Firstly, it would be 'pure' in a sense analogous to that in Kant's Metaphysical Foundations of Natural Science. It would set out a priori a 'pure part' of legal science, consisting of a framework of fundamental concepts. Then, in an empirical part of legal science, this framework would be applied to empirical (sociological, historical and so on) material so as to understand that material as 'law'.[11]

The science, in both of its parts, would also be 'pure' in a second sense, in being solely descriptive—excluding from the science any element of evaluation. The core subject matter of legal science, for Kelsen, is legal norms. He defines a 'norm' as 'the meaning of an act of will'. Thus, for Kelsen a norm does not necessarily have any element of generality—hence not all norms are rules. Indeed, as the meaning of an act of will, a norm is not intrinsically rational; departing from Kant both back toward David Hume as well as in the direction of contemporary philosophical positivism, Kelsen denies the existence of practical reason.

Legal science, as Kelsen would like it to be, has to describe a legal norm without either evaluating it or adopting it as an evaluation. This can be done by distinguishing rigorously between the social statement that is the norm itself and the legal-scientific restatement of it that is, or is contained in, a description of the norm. Kelsen terms the norm itself a 'legal norm (Rechtsnorm)' and its descriptive restatement a 'legal proposition (Rechtssatz)'.[12]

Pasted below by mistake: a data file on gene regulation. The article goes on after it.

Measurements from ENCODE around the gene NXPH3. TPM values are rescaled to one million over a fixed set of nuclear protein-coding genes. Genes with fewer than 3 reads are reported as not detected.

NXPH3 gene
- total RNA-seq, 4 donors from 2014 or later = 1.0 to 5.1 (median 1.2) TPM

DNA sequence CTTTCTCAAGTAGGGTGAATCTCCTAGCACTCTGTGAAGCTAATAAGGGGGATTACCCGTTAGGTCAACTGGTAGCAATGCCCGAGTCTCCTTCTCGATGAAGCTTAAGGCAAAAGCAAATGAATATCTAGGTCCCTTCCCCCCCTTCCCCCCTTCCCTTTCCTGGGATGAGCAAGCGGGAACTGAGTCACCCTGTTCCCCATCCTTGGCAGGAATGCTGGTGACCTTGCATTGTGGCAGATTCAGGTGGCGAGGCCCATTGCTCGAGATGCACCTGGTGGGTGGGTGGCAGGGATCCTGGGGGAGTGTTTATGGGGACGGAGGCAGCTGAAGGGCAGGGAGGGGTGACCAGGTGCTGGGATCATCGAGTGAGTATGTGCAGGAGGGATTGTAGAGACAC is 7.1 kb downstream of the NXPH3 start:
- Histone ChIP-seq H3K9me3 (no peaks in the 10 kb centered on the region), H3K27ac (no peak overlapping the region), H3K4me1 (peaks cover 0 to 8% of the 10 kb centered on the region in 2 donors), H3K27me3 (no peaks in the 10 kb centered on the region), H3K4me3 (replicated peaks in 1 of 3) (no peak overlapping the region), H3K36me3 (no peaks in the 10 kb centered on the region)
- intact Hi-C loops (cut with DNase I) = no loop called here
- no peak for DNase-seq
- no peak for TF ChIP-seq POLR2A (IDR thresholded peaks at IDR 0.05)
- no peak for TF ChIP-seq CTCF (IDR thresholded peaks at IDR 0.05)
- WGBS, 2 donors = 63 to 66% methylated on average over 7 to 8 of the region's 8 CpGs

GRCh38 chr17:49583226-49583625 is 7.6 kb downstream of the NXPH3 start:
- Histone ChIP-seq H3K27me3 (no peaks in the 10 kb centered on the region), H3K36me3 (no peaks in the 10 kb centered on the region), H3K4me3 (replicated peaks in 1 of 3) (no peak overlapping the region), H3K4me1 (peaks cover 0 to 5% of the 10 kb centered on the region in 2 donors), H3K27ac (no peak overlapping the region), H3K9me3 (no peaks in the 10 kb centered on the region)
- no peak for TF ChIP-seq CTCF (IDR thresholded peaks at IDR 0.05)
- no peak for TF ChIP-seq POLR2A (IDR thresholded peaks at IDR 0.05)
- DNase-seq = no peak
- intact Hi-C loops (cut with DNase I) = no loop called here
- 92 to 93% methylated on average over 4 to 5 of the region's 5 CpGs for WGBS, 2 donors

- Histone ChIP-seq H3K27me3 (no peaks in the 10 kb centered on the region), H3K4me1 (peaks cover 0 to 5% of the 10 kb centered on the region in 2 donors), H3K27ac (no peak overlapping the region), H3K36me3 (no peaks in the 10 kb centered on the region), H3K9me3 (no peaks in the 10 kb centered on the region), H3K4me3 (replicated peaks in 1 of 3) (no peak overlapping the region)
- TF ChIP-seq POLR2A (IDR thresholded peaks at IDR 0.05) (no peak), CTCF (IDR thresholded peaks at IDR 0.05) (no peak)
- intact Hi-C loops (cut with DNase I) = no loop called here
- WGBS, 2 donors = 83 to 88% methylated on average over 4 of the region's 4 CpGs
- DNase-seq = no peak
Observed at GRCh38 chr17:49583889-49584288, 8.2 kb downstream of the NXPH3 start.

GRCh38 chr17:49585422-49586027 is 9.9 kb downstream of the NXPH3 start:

Legal orders[edit]

For Kelsen as for other central European contemporaries, norms occur not singly but in sets, termed 'orders'. The ordering principle of an order of moral norms—and of an order of natural law, if one could exist—would be logical, as deduction. From the general norm 'do not kill other human beings', it follows deductively that A must not kill any other human being. Kelsen calls this a 'static' order. An order of positive law, he maintains, is not, or not centrally, like that. Although it forms a hierarchy, it is 'dynamic', in that its ordering principle is authorisation. Each relatively 'higher' norm authorises someone (an individual or an organ, primarily of the state) to create further and relatively 'lower' norms. In this is found the specific characteristic of positive law, hence of all law, that it regulates its own creation. Even though positive legal norms do commonly contain elements of generality, those elements are not central to the relation between a higher and a lower norm. This is a relation of legal 'validity' (not to be confused with logical validity), which is that the creation of the lower norm has been authorised by the higher norm. Since this moment of creation always involves extraneous considerations, Kelsen does not need to supplement his model with a concept of 'discretion'.